Smart City: How does a city become fit for the future?

August 2, 2022 | #WeKnowHow: Smart Cities and Regions

Intelligent cities will employ a variety of technological, social and business-oriented approaches to become more sustainable and better places to live in. Fraunhofer IIS experts Nadja Hoßbach, Head of Innovation and Transformation Department, and Karlheinz Ronge, Head of Distributed Systems and Security Department, explain how.

Smart cities are already a reality in some ways: movie passes on your smartphone, direct interactions with the city council from your laptop, and intelligent route planning for your shopping trip. Arising out of the concepts of smart living, smart energy and environment, smart mobility, smart health, smart government, smart learning and smart economy, we are witnessing the birth of smart cities in which our lives will be more efficient and use less resources.

However, the solutions are not limited to e-government in the city council or to the urban infrastructure, but also incorporate aspects related to how we live, work and get around as well as our utilities, health and education. Scientists at Fraunhofer IIS are integrating smart solutions into our everyday lives. “Transformation support” is the name of the game. “At Fraunhofer IIS, we assume that every city, every region has its own individual challenges. We carry out regional analyses for local authorities, and in doing so we make use of new data sources such as geodata in order to determine the starting situation,” Nadja Hoßbach explains. If a town or metropolis decides it wants to transform itself into a smart city, Hoßbach and Karlheinz Ronge help them develop a digital strategy and identify use cases. With regard to data security, Ronge sees the goal as allowing citizens to manage their data themselves. “Everybody must be able to view and correct their personal data so as to avoid any possible disadvantages that might result from incorrect data.”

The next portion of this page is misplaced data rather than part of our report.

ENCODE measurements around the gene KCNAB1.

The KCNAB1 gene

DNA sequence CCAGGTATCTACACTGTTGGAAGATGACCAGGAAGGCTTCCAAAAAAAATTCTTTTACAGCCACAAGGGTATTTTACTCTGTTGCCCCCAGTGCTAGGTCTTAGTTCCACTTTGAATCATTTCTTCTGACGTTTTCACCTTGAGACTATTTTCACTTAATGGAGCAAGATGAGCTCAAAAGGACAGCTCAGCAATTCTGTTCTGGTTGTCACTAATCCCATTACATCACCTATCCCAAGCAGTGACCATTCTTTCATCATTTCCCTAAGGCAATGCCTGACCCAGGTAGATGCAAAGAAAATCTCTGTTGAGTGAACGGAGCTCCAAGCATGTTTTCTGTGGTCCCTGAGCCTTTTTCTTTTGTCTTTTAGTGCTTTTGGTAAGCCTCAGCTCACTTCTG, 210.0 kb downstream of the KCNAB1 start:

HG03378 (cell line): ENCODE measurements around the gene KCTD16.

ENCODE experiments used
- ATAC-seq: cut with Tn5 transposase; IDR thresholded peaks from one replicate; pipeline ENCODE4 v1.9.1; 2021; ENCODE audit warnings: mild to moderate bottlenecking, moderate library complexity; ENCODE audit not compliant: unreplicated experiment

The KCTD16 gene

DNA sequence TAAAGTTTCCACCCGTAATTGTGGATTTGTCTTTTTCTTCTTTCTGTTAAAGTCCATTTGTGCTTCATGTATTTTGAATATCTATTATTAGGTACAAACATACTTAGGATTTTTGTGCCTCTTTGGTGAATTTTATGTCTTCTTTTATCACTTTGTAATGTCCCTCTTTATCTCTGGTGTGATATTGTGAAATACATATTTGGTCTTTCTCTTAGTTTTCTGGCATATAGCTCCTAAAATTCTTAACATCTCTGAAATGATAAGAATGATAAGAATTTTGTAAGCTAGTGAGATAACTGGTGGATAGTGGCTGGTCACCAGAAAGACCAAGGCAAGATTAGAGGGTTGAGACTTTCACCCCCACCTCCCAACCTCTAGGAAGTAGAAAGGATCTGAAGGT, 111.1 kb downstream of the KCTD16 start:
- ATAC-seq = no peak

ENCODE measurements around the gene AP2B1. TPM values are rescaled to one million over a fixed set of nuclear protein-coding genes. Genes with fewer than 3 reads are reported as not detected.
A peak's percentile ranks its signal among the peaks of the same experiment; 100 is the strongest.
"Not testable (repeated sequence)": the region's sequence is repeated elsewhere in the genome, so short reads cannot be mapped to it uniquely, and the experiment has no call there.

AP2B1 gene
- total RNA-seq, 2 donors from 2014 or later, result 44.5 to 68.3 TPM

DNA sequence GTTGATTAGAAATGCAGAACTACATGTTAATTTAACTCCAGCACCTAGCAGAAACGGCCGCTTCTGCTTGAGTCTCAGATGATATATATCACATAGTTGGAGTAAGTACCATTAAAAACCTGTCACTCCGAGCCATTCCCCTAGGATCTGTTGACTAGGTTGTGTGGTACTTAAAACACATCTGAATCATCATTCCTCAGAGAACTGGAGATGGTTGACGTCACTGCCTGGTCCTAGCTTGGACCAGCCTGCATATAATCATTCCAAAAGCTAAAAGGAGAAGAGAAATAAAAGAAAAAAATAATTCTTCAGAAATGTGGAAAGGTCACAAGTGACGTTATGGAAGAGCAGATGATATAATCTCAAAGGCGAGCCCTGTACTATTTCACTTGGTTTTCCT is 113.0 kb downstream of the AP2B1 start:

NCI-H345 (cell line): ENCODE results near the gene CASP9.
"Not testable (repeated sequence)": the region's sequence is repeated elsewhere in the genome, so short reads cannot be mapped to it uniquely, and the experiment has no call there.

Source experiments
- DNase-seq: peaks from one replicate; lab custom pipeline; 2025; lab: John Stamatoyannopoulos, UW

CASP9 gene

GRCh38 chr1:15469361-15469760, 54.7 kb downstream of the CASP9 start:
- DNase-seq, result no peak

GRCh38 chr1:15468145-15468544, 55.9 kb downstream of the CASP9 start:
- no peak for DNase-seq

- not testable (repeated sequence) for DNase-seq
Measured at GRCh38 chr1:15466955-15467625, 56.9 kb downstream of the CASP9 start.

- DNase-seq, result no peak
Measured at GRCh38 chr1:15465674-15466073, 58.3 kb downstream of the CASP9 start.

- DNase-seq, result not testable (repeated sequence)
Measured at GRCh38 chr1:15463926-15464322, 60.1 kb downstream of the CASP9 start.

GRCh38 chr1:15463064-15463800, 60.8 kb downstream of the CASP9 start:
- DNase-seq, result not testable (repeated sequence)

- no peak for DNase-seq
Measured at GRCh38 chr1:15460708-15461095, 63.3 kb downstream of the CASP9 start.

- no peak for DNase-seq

There are many different motivations for further advancing smart city projects, including at the European level. For example, intelligent cities make an important contribution to sustainability, develop economically weaker regions and bolster the regional economy. There is still a long way to go, however. When will we live in an almost completely smart world? “That could still take another two decades,” Ronge says.

Karlheinz Ronge has been working on the use of communication technologies and embedded systems for years as they relate to the Internet of Things (IoT). His primary applications focus is on energy management and the automation of distributed systems.

Dr. Nadja Hoßbach did her undergraduate studies and completed a doctorate in business information systems at Friedrich-Alexander-Universität (FAU) Erlangen-Nürnberg. Her department develops management-oriented models and tools for the digital transformation.


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